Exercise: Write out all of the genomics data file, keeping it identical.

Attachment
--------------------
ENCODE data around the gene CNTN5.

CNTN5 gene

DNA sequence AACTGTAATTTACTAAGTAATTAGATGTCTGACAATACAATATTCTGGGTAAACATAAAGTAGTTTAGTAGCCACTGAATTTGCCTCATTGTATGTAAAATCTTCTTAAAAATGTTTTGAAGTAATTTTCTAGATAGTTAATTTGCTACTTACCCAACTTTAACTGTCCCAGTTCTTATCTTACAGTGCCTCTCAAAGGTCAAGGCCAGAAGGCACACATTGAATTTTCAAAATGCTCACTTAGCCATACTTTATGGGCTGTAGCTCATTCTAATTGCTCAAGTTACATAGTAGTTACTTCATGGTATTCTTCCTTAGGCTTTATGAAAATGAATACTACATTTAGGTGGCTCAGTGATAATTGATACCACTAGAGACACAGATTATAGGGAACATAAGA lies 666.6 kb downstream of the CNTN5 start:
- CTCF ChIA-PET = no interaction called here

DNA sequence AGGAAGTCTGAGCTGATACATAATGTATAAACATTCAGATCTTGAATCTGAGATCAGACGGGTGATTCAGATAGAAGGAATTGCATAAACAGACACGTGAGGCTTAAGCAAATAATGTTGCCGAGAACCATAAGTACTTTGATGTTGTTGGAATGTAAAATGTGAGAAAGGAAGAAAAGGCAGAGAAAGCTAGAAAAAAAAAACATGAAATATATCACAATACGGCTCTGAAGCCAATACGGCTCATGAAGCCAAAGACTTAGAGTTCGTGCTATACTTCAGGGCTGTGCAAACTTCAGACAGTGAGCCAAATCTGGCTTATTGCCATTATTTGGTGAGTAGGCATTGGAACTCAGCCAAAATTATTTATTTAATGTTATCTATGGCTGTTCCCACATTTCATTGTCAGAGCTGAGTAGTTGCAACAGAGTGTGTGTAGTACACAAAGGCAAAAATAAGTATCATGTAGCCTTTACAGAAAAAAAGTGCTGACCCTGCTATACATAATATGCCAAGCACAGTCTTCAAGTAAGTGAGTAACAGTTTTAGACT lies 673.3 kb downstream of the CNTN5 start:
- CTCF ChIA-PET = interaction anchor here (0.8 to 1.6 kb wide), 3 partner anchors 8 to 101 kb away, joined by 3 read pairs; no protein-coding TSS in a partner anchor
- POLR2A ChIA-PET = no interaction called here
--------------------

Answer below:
ENCODE data around the gene CNTN5.

CNTN5 gene

DNA sequence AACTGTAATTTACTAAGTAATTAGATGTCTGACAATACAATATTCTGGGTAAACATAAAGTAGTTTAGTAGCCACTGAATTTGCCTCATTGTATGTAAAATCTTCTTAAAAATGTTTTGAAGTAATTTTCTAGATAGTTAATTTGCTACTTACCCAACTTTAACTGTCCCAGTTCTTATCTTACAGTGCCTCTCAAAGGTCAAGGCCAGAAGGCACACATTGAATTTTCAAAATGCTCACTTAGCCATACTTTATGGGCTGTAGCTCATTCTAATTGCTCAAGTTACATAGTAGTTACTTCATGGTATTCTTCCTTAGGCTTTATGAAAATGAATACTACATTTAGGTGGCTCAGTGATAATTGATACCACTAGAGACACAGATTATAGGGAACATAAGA lies 666.6 kb downstream of the CNTN5 start:
- CTCF ChIA-PET = no interaction called here

DNA sequence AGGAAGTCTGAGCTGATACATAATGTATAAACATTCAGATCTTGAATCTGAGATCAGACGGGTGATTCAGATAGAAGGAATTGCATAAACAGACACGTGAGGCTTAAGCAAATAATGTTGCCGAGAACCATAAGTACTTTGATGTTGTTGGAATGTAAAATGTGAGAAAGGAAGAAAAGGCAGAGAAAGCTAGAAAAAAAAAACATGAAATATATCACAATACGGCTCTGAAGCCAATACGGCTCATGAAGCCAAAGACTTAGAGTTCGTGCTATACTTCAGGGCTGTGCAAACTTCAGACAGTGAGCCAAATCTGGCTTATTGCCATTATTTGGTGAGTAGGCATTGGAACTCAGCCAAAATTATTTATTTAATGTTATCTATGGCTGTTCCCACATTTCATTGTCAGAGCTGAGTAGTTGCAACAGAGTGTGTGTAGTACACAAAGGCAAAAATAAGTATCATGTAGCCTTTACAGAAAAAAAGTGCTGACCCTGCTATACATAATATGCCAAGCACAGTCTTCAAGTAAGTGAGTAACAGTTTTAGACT lies 673.3 kb downstream of the CNTN5 start:
- CTCF ChIA-PET = interaction anchor here (0.8 to 1.6 kb wide), 3 partner anchors 8 to 101 kb away, joined by 3 read pairs; no protein-coding TSS in a partner anchor
- POLR2A ChIA-PET = no interaction called here